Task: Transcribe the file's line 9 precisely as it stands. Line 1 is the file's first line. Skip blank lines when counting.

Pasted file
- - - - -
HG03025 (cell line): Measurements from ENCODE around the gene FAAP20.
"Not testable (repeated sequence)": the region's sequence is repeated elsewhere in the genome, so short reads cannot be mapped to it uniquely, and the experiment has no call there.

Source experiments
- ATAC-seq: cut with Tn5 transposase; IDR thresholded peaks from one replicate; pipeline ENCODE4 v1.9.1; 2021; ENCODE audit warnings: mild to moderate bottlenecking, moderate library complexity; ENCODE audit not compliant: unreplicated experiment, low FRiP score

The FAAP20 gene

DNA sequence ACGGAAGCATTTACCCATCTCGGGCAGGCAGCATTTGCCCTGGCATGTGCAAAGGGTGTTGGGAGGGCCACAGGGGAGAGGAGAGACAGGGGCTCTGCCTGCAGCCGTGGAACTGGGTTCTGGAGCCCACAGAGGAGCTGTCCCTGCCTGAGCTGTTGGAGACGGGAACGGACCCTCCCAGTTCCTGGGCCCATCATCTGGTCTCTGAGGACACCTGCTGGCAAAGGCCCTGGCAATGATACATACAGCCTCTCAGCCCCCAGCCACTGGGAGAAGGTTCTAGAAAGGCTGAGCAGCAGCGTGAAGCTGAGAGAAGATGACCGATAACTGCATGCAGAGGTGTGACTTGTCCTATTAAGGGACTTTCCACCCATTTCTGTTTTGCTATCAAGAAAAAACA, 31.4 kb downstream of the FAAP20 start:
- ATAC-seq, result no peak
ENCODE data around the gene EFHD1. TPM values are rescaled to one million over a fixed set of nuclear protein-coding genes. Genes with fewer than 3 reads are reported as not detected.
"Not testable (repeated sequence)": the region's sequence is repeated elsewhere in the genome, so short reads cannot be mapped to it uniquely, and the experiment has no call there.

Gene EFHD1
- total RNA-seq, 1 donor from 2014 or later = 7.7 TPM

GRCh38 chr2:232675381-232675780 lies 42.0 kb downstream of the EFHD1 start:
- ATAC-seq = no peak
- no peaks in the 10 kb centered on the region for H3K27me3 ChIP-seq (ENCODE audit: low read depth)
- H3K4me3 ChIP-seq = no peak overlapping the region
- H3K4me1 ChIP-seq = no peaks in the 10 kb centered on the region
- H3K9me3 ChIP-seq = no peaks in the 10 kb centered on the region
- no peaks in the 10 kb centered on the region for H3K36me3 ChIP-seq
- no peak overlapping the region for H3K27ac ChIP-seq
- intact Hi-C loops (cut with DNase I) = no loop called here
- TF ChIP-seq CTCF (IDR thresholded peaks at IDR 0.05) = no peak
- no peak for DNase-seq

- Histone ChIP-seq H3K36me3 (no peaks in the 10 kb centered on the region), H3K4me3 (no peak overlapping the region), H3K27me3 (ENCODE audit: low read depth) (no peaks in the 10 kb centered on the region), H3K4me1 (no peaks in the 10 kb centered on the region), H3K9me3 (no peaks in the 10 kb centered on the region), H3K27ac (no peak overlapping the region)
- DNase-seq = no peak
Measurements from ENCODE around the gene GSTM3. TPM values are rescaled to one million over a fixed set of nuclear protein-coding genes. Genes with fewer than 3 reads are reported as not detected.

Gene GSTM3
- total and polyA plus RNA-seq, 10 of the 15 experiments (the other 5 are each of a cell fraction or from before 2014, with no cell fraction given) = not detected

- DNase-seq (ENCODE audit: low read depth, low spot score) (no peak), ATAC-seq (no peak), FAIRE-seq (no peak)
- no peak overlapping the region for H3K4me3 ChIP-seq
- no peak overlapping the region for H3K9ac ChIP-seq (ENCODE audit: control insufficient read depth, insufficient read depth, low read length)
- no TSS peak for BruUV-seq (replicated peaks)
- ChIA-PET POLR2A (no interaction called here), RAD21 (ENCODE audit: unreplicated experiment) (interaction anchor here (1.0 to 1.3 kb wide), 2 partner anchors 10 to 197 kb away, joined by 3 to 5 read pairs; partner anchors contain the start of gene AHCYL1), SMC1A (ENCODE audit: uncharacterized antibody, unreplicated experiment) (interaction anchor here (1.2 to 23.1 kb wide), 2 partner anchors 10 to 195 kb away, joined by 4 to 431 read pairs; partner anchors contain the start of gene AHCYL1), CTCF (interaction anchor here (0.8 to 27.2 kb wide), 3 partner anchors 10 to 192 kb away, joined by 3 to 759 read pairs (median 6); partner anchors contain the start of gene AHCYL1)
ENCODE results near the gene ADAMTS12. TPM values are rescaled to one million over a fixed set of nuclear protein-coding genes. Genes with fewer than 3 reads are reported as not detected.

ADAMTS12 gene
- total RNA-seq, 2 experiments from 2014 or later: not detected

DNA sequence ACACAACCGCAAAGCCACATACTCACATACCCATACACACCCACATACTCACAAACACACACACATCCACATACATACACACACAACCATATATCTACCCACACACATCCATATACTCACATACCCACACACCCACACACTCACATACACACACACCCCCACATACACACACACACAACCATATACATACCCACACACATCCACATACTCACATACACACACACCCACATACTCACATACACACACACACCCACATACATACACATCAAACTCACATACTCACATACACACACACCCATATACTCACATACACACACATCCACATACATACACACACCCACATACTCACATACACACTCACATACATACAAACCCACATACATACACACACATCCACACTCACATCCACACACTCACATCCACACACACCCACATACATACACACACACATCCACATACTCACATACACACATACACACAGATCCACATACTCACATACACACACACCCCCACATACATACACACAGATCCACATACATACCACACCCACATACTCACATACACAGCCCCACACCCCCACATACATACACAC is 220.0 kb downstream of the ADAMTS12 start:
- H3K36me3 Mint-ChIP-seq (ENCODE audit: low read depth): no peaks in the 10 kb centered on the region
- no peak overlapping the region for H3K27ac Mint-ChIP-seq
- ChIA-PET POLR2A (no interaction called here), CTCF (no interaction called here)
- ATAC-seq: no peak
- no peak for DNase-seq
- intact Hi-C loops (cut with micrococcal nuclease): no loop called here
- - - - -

"Not testable (repeated sequence)": the region's sequence is repeated elsewhere in the genome, so short reads cannot be mapped to it uniquely, and the experiment has no call there.